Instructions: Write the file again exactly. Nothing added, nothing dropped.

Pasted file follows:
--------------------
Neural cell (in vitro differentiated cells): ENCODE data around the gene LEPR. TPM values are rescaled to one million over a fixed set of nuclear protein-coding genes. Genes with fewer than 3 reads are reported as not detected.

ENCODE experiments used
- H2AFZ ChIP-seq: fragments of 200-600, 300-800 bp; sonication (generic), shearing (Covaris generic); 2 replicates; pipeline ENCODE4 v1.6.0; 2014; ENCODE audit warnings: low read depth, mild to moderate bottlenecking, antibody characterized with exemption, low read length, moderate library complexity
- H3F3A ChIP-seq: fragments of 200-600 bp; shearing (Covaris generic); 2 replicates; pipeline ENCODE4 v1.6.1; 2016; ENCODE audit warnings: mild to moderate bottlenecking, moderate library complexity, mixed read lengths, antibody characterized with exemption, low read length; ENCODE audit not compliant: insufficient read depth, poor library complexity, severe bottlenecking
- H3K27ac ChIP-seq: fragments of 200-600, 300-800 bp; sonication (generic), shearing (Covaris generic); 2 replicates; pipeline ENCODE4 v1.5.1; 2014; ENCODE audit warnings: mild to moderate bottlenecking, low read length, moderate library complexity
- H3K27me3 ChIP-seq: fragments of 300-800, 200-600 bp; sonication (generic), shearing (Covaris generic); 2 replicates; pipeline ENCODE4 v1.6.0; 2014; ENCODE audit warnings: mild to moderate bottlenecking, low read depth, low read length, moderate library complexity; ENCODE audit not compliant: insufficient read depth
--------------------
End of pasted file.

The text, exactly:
Neural cell (in vitro differentiated cells): ENCODE data around the gene LEPR. TPM values are rescaled to one million over a fixed set of nuclear protein-coding genes. Genes with fewer than 3 reads are reported as not detected.

ENCODE experiments used
- H2AFZ ChIP-seq: fragments of 200-600, 300-800 bp; sonication (generic), shearing (Covaris generic); 2 replicates; pipeline ENCODE4 v1.6.0; 2014; ENCODE audit warnings: low read depth, mild to moderate bottlenecking, antibody characterized with exemption, low read length, moderate library complexity
- H3F3A ChIP-seq: fragments of 200-600 bp; shearing (Covaris generic); 2 replicates; pipeline ENCODE4 v1.6.1; 2016; ENCODE audit warnings: mild to moderate bottlenecking, moderate library complexity, mixed read lengths, antibody characterized with exemption, low read length; ENCODE audit not compliant: insufficient read depth, poor library complexity, severe bottlenecking
- H3K27ac ChIP-seq: fragments of 200-600, 300-800 bp; sonication (generic), shearing (Covaris generic); 2 replicates; pipeline ENCODE4 v1.5.1; 2014; ENCODE audit warnings: mild to moderate bottlenecking, low read length, moderate library complexity
- H3K27me3 ChIP-seq: fragments of 300-800, 200-600 bp; sonication (generic), shearing (Covaris generic); 2 replicates; pipeline ENCODE4 v1.6.0; 2014; ENCODE audit warnings: mild to moderate bottlenecking, low read depth, low read length, moderate library complexity; ENCODE audit not compliant: insufficient read depth